Monday, February 21, 2011

Study provides scientists insight on how cancer and diabetes levels may be reduced

According to an article on Yahoo News, a group of Ecuadoreans with Laron syndrome have helped scientists learn of a mutation that has kept them relatively free of diabetes and cancer. According to the study, it seems that those afflicted with Laron syndrome have low levels of an insulin-like growth factor (IFG1). The participants in the study were followed for 22 years and none of the study members developed diabetes and only one developed cancer.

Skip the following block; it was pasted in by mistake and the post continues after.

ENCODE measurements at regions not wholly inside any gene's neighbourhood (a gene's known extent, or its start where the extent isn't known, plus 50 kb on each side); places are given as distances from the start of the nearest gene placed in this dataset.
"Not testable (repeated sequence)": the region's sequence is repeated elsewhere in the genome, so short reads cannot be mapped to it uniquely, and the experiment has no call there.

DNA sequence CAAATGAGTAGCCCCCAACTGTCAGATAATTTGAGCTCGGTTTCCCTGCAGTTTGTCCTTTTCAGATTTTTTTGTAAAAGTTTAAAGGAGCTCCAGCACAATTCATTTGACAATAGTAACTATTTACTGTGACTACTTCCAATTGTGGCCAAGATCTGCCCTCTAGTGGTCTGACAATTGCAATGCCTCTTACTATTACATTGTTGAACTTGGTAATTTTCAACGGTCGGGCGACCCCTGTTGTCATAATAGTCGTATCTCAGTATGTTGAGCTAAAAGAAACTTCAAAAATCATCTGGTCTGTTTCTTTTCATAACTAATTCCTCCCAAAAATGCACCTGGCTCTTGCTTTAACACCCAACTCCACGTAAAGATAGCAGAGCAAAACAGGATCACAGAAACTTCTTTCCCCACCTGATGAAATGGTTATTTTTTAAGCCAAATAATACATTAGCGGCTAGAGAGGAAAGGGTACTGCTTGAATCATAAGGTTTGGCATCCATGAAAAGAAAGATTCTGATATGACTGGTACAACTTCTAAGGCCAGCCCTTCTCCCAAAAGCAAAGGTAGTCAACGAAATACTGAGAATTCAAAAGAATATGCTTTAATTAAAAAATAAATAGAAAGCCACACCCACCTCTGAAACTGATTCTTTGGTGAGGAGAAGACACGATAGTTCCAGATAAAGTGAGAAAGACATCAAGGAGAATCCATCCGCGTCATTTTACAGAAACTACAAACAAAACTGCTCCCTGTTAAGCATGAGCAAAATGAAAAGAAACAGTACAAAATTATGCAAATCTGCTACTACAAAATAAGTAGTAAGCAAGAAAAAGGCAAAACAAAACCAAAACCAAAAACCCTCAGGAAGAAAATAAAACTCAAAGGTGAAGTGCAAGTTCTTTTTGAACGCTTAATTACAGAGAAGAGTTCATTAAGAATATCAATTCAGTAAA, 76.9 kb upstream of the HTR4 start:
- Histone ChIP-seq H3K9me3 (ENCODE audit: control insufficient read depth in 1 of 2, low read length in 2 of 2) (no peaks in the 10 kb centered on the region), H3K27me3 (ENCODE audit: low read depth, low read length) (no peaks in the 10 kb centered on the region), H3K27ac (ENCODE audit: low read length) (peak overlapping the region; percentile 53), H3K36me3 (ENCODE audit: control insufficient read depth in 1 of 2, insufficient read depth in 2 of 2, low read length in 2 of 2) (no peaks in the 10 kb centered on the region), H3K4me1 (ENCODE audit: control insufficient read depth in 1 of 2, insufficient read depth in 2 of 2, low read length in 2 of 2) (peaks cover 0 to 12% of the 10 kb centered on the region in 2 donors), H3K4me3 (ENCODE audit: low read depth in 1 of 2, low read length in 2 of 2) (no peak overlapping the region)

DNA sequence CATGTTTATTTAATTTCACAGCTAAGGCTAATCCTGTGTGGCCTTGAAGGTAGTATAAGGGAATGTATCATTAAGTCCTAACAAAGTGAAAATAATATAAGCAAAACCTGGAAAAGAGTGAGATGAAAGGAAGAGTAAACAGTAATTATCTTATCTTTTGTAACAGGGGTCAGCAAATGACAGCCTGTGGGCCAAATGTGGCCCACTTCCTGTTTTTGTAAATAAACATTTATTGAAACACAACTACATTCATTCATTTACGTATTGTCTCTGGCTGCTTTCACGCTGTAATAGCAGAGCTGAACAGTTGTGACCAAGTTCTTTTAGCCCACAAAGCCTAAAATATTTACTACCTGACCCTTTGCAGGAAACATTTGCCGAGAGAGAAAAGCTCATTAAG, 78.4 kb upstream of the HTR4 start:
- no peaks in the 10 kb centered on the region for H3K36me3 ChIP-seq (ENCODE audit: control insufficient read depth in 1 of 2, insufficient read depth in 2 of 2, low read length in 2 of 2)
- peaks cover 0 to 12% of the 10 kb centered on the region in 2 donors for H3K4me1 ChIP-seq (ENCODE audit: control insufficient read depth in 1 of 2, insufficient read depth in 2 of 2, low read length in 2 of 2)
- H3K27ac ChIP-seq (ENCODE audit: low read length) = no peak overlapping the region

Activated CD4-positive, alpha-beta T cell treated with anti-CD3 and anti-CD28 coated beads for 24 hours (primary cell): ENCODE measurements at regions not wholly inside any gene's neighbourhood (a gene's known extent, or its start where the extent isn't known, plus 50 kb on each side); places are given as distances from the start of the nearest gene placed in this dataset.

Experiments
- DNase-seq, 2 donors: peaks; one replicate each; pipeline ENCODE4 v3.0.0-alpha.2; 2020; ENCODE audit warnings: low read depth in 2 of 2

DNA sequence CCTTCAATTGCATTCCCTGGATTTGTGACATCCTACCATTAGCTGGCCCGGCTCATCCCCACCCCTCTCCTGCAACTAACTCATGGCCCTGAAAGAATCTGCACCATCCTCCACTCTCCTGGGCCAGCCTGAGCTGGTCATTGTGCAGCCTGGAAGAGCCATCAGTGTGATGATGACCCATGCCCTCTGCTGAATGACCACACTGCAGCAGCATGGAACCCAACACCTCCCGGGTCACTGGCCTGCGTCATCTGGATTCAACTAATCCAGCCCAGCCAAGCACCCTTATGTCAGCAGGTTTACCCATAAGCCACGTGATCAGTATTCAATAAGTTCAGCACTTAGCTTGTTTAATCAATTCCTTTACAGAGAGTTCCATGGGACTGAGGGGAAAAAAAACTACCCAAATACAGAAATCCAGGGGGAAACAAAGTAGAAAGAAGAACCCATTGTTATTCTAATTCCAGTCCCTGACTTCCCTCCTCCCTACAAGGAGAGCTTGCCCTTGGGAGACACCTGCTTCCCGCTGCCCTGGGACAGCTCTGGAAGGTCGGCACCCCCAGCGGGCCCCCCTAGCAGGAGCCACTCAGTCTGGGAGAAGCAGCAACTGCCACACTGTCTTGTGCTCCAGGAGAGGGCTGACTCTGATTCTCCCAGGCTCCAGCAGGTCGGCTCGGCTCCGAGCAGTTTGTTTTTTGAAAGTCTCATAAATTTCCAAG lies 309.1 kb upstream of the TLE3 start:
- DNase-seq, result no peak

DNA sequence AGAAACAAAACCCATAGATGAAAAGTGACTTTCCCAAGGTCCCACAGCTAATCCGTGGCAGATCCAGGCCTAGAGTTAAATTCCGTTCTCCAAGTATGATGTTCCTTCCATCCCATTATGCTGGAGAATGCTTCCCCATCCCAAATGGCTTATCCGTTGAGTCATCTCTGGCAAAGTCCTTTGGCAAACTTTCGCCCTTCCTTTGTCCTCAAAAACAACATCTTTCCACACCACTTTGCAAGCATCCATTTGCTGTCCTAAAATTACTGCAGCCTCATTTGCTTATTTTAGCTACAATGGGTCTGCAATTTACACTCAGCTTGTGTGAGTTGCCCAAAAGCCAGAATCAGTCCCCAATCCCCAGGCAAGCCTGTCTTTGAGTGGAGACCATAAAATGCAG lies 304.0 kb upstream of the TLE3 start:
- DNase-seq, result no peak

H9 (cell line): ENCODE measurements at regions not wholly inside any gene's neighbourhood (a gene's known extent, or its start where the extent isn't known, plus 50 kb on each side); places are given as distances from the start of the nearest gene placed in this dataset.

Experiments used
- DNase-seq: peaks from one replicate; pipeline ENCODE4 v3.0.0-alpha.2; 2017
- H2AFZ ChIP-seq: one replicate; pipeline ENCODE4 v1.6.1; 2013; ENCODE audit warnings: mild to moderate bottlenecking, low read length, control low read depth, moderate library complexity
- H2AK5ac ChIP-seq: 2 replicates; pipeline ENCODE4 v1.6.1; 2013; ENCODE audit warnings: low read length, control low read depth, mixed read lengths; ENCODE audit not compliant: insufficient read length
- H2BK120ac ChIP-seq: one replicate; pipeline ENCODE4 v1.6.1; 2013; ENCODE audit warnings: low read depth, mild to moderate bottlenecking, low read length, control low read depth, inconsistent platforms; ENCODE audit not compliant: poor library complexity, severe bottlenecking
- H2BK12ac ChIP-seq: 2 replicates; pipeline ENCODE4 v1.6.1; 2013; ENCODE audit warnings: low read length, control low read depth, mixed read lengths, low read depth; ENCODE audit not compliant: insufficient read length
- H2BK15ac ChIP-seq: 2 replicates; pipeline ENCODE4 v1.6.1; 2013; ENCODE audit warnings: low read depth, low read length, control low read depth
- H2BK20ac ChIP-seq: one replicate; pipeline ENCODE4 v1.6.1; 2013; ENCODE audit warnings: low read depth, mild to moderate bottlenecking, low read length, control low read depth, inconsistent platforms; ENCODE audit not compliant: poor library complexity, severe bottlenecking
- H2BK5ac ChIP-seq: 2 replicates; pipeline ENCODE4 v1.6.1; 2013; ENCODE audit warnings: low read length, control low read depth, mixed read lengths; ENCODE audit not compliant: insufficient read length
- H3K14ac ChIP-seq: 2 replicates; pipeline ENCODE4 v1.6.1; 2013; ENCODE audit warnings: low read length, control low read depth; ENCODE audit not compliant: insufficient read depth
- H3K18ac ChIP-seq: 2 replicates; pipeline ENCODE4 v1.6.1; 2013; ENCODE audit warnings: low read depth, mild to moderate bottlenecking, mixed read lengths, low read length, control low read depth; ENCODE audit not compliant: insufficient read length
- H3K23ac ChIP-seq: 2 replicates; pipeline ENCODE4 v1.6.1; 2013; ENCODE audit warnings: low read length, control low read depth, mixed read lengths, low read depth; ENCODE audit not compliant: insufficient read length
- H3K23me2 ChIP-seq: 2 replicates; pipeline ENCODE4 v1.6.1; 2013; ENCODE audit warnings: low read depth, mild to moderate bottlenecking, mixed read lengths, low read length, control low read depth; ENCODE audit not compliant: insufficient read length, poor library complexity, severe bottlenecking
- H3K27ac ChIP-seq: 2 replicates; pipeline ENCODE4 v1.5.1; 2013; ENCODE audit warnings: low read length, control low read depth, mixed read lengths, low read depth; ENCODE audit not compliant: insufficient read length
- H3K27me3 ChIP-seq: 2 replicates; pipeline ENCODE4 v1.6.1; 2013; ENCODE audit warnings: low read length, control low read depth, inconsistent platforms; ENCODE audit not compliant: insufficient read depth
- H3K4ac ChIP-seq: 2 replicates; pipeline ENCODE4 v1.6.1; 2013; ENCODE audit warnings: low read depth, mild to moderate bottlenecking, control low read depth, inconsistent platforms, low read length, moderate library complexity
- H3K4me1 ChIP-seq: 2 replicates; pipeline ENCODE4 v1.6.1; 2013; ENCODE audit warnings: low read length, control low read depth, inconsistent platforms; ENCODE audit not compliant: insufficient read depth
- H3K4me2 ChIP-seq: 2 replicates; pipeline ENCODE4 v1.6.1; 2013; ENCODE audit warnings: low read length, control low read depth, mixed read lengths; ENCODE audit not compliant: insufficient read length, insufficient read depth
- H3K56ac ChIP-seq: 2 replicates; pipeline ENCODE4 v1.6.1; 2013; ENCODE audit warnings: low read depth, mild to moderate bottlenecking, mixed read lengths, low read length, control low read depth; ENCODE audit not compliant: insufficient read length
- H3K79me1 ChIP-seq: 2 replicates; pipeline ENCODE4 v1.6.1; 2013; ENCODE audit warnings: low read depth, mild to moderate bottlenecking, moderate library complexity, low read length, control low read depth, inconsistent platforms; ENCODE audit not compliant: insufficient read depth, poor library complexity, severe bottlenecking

According to Valter Longo, one of the study's authors, if the deficiencies in IFG1 are extendable to everyone else, "then you could, with a drug that was already available, reduce the incidence of cancer and diabetes". While this might sound good, Felipe Sierra, director of the Division of Aging Biology at the National Institute on Aging, cautions against getting one's hopes up. He warns that everything is inter-related in our bodies and that changing these complex insulin-growth pathways may result in additional complications.

You can read more about the study results in the February 16th issue of Science Translational Medicine

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